Living Christmas Tree

  • Difficulty Rating: Beginner
Planting a Living Christmas Tree

Are you thinking about the holidays and getting a living tree for Christmas?

It sounds good, but don’t bring that living evergreen indoors; or, after the last glass of eggnog, a pile of needles on the living room floor will be all that’s left of your tree. Conifers and other evergreens like cold weather, and bringing one into an overheated house is a death warrant.

Instead, why not create a Christmas tree for the birds out on your deck or patio? By spreading peanut butter or another edible sticky substance on pinecones and rolling them in birdseed, you’ve created easy and frugal ornaments for birds and other wildlife. Our feathered friends work hard to maintain their body weight in winter so helping them will make you feel great, and you’ll get to watch them enjoy your present. Later, when others are hauling their dead sticks to the curb, you can instead grab a shovel and plant your tree.

Children especially love this project, and it’s very easy even for young ones.

What you’ll need:

One evergreen tree of your choice. I would normally suggest some type of pine tree because they tend to be less expensive, but in Oklahoma where I live, and many other states including much of the Midwest, Missouri and North Carolina, pines are suddenly turning brown and dying from pine wilt. The carnage has become so rampant in Oklahoma that dead pine trees are everywhere. Pine wilt is caused by the pinewood nematode and pine sawyer beetle which work in concert to spread the disease. Although the disease seems to strike older trees more often than young ones, trees are an investment which we don’t want to waste. If you live in an area not afflicted by pine wilt, go ahead and choose a pine if you like. Pick a variety with stiff limbs because the pine cone ornaments are heavy. I purchased a four foot dwarf blue spruce, Picea pungens ‘Hoopsii’. Another good option would be a Cupressus arizonica var. glabra, Arizona cypress, like ‘Carolina Sapphire’ or ‘Blue Pyramid’ a/k/a ‘Blue Ice.’ I have a specimen of ‘Blue Ice,’ and I can attest to its beauty in the landscape.

Something festive or natural to wrap the tree’s container. My tree is in a green plastic pot. In keeping with the blue/silver theme, I used a pearly white wrap. Burlap would also work. If you use plastic and cover the entire container, be sure to poke holes in the bottom for drainage.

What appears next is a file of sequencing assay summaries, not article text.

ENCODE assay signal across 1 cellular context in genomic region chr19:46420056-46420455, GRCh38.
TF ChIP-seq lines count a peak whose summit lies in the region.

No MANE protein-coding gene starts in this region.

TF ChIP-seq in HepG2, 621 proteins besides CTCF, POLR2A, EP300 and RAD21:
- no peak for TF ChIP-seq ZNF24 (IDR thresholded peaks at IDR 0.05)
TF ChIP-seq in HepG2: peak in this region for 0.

Pinecones (try to find ones which aren’t perfumed). Although birds can’t smell the cinnamon scent, the pinecones might be dipped in something toxic. If you live where you can pick up pinecones off the ground, even better.


Peanut butter. If you or the child you’re doing this craft with is allergic to peanut butter, try using almond or cashew.

Suet will also work.

Good quality bird seed.


Fishing line or heavy industrial thread or jute to hang the pinecones.


A jelly roll pan to roll the pinecones in the bird seed and a spatula to spread the peanut butter.

Optional: other unbreakable decorations without glitter (which might hurt the birds) to finish your tree’s adornment.


Wrap the container of the tree in something pretty, or if you’re going for more of a rustic look, use burlap and tie it to the trunk with jute. Tie fishing line, heavy thread or jute to the top of the pinecone. If you are having children help you, do this beforehand as it is the most difficult part of the project. While holding the thread aside, spread peanut butter onto the pinecones and roll them in birdseed. As they are finished, gently hang these natural ornaments onto the tree, being careful not to damage any branches. Place other unbreakable decorations on the tree if desired, but keep in mind garlands or ribbon may be destroyed by birds or other wildlife.

As the birds consume the birdseed and peanut butter, the pinecones will remain. Remember to the check your tree occasionally for dryness by sticking your finger into the soil an inch or two. If the soil is dry, water, but don’t overwater.

Once the holidays are over, remove any remaining decorations and plant the tree in a suitable spot. Just think if this becomes a holiday tradition, each year a new tree will be planted in your yard or others. Plus, you won’t add any trees from your family to existing landfills.
It’s a nice thought isn’t it?